Losing weight and getting healthier is always a hot topic, especially this time of year. It is amazing to see how many advertisements and products exist just for this purpose. Actually, losing weight and getting in shape couldn’t be easier. Here are 3 simple steps you can take to get started on a path to a healthier life.
This is listed first because it really is very important. I’ve seen triathletes (myself included) exercise 15 hours a week and still gain weight. Exercise alone will not cause weight loss. You will improve your cardiovascular system, bone density and a host of other things. However, to lose weight you have to enter a caloric deficit. This simply means that you must burn more calories than you consume. I often joke that the most affective exercise is the “Table Descent.” This is where you always say no or decline the offer of more food.
A big mistake among many is that they believe in point reduction. They feel that if they do a lot of abdominal exercises they will lose weight around their abdomen. This is simply not the case. You lose weight all over your body. Another big misconception related to strength training is that you will build so much muscle so quickly and in effect gain unwanted weight, even if it is lean muscle. Again, it’s not going to happen and it’s even less likely if you’re avoiding isolation-type movements and exercises that were commonly done in the ’80s and ’90s.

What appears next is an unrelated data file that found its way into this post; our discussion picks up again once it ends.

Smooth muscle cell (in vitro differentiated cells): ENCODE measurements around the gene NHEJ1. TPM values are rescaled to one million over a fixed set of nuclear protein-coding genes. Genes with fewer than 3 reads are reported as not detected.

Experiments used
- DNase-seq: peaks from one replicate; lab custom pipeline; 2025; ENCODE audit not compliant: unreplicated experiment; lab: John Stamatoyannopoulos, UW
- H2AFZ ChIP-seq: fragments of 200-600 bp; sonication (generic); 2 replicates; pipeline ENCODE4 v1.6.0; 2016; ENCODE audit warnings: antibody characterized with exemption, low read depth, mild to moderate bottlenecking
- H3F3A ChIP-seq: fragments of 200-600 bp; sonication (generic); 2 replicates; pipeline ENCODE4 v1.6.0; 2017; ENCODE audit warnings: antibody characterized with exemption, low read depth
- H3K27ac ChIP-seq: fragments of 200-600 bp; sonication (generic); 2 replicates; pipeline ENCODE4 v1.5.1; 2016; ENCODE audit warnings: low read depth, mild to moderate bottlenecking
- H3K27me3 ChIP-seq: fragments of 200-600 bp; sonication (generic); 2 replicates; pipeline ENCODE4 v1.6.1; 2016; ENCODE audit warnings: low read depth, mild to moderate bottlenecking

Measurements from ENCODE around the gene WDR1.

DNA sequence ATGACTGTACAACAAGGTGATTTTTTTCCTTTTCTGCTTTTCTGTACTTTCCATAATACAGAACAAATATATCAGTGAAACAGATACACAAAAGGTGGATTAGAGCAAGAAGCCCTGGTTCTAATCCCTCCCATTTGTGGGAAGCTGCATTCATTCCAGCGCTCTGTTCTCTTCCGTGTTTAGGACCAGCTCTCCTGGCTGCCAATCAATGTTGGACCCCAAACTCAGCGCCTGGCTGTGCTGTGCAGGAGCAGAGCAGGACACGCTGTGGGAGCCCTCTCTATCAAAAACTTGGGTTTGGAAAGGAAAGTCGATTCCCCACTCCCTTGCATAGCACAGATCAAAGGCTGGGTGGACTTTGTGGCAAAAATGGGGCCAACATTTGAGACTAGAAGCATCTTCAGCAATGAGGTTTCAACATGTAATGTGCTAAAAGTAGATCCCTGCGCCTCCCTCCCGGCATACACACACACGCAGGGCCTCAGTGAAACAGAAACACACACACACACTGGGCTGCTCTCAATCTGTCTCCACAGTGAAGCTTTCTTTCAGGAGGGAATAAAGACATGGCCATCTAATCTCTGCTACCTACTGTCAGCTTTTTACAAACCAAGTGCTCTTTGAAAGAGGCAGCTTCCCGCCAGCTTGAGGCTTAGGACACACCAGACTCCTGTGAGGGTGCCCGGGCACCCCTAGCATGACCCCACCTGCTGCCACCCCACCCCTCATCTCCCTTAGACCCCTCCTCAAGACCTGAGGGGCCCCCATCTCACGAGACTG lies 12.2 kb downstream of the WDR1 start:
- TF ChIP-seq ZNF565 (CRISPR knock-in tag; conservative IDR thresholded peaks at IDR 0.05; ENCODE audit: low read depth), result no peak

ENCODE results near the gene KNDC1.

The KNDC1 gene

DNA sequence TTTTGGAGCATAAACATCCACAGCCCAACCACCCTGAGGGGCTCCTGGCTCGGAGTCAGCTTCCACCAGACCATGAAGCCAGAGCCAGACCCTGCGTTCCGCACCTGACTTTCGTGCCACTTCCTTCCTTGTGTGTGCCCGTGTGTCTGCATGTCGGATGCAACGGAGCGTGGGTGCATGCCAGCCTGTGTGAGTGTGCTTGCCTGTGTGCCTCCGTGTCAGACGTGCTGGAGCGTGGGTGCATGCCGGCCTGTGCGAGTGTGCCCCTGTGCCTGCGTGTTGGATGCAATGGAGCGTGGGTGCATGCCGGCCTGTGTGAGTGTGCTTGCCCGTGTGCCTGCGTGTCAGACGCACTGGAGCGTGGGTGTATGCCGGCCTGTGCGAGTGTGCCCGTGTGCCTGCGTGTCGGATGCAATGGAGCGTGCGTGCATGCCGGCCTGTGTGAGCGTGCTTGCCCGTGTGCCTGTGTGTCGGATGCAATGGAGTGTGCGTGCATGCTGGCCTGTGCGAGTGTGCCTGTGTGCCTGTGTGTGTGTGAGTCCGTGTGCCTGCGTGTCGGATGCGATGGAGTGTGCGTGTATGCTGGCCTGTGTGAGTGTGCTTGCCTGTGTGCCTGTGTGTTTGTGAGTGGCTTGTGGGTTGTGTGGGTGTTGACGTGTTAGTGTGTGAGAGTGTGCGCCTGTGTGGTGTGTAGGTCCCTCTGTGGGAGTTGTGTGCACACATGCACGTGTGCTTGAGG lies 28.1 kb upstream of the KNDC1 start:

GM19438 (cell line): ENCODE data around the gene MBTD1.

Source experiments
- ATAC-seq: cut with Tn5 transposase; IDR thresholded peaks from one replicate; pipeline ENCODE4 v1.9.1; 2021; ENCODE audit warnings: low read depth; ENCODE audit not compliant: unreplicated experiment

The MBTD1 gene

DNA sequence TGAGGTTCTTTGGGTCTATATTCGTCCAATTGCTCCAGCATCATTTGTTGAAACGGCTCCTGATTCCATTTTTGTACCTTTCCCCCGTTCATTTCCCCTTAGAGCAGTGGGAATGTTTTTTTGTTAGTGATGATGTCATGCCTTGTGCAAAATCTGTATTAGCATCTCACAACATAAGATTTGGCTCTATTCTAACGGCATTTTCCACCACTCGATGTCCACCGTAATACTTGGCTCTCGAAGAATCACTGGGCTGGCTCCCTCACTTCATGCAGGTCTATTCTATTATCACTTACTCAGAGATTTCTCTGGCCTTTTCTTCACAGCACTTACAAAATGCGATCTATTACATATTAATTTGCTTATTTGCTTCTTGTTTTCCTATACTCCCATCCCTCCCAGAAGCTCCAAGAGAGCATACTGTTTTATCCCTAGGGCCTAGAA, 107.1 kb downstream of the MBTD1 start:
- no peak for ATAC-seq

The last piece of the fitness puzzle is cardio. Cardio workouts are really only limited by your imagination. You can row, bike, swim, run, walk, climb, skate, etc. It is practically unlimited. If you’re moving then you’re doing cardio. You really only need 30 minutes a day of cardio depending on intensity levels.
Usually most can get down 2 of the 3 steps. However, for some reason it’s hard to get all three at the same time. Many endurance athletes get nutrition and cardio pretty good, but don’t lift weights for fear of getting too heavy, which is counterproductive in endurance sports. Weightlifters are low on nutrition and strength training, but don’t do cardio for fear of losing size. This can be very good if you are trying to compete in a certain event. However, most just want to be healthy and look good. If you are one of them, create your routine to include small changes in the above three areas (Nutrition/Strength/Cardio). You do not need to train more than an hour a day (30 minutes of cardio and 30 of strength). Then make small changes to your diet. Remember, this is a lifestyle change, so you are creating a new life here. This requires time and constant effort. Changes that are too big too soon are often well-intentioned but not sustainable.
I hope this helps you get on a better path to health and fitness. Inside each one there is a healthier body that is dying to get out.